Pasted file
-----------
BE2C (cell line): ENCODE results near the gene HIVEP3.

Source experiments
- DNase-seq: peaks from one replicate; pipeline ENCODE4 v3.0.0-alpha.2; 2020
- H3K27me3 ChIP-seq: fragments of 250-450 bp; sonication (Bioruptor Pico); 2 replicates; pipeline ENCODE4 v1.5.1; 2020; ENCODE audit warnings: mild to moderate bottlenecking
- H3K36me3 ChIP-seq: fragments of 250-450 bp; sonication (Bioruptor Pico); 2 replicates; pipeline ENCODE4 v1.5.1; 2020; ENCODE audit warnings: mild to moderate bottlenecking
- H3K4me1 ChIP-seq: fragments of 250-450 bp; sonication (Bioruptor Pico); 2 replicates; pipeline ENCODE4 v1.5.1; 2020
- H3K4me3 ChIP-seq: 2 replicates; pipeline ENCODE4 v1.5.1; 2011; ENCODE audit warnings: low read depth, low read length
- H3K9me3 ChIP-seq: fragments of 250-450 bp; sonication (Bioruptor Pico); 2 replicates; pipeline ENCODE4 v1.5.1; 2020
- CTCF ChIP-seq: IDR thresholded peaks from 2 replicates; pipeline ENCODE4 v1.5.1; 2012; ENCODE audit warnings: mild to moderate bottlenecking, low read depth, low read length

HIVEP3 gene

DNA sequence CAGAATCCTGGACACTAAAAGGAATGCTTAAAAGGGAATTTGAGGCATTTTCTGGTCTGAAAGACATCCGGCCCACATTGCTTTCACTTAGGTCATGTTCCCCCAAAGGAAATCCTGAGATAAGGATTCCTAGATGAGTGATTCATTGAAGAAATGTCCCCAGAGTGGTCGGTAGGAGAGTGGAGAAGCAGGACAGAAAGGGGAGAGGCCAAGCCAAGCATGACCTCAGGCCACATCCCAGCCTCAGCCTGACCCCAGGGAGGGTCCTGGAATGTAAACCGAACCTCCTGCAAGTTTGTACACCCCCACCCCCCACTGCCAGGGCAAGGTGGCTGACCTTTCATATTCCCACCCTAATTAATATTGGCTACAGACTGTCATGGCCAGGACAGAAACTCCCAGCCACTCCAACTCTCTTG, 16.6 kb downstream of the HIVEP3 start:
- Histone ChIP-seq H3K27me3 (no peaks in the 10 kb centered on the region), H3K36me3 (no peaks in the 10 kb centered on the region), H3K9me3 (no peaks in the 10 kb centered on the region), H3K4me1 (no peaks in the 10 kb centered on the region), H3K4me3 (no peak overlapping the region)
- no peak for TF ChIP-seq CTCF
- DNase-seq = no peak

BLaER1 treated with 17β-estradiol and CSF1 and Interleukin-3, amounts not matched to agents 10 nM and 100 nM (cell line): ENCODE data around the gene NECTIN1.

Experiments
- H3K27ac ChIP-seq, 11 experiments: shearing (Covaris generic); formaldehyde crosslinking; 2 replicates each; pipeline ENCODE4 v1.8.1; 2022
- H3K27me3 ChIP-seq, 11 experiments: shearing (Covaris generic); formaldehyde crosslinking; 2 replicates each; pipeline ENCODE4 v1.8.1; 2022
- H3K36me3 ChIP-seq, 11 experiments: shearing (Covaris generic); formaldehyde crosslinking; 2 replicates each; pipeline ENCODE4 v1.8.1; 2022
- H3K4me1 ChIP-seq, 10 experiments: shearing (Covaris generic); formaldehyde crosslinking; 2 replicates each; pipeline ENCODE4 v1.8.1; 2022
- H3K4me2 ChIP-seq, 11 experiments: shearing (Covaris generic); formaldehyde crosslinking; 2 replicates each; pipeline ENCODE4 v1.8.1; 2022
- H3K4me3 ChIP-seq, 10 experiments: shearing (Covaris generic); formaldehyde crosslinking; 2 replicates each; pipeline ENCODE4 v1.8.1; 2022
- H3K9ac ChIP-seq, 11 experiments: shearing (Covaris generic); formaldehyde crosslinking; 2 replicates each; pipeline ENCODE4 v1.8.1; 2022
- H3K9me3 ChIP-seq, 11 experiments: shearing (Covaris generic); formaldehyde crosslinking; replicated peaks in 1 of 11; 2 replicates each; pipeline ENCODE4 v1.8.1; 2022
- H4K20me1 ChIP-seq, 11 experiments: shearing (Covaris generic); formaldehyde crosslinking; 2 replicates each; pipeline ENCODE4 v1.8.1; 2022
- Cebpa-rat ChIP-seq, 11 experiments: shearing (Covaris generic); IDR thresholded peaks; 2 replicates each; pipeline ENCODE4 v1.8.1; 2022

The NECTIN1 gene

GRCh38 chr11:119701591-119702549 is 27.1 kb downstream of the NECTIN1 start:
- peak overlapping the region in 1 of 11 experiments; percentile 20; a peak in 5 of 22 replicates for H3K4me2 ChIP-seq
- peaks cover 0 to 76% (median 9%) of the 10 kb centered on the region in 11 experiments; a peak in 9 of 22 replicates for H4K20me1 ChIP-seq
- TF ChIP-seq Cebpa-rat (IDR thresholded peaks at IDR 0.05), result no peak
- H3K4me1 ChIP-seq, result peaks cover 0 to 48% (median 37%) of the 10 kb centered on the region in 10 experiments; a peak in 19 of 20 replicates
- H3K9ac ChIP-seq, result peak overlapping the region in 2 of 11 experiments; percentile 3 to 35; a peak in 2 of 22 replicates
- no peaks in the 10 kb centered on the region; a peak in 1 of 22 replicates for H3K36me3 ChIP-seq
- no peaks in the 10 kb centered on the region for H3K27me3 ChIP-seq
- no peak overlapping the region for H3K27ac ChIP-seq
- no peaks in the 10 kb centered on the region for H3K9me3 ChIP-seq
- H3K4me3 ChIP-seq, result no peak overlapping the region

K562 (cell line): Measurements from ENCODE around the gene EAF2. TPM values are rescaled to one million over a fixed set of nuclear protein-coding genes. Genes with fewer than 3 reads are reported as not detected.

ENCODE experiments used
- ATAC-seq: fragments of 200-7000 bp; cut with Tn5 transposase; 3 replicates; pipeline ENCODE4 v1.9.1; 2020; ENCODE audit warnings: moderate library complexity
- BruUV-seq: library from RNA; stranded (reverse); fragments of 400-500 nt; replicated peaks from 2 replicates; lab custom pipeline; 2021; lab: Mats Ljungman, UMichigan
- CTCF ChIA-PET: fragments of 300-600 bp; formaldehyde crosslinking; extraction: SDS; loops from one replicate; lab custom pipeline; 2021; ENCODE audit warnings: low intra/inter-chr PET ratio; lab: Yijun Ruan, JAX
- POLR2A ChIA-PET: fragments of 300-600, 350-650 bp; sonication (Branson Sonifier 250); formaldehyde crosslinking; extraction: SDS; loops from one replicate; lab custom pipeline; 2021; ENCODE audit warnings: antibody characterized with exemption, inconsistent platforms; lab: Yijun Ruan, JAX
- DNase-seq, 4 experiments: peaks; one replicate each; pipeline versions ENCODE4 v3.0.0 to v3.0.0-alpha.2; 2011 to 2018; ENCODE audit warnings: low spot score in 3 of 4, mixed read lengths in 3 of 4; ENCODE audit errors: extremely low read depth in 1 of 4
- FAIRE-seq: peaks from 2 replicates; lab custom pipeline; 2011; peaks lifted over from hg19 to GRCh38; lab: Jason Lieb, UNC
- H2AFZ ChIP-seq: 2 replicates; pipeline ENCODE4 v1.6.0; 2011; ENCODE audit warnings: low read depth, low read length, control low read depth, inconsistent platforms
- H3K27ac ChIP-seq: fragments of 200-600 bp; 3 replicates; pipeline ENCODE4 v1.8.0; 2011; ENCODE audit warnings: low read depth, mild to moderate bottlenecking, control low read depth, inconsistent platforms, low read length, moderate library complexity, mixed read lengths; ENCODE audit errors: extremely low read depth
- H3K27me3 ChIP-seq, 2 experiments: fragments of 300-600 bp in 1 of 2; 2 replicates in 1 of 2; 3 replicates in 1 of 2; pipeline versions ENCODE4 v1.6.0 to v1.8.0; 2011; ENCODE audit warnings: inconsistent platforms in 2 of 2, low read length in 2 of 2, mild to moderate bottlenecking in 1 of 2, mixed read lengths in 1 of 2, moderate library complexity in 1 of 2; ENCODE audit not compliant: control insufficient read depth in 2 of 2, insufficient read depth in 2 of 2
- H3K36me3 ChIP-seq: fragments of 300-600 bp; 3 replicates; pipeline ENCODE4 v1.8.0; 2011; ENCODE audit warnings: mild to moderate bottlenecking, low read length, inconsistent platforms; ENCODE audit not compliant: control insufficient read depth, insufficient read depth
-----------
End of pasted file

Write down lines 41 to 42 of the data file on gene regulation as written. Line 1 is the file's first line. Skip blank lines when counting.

- ATAC-seq: fragments of 200-7000 bp; cut with Tn5 transposase; 3 replicates; pipeline ENCODE4 v1.9.1; 2020; ENCODE audit warnings: moderate library complexity
- BruUV-seq: library from RNA; stranded (reverse); fragments of 400-500 nt; replicated peaks from 2 replicates; lab custom pipeline; 2021; lab: Mats Ljungman, UMichigan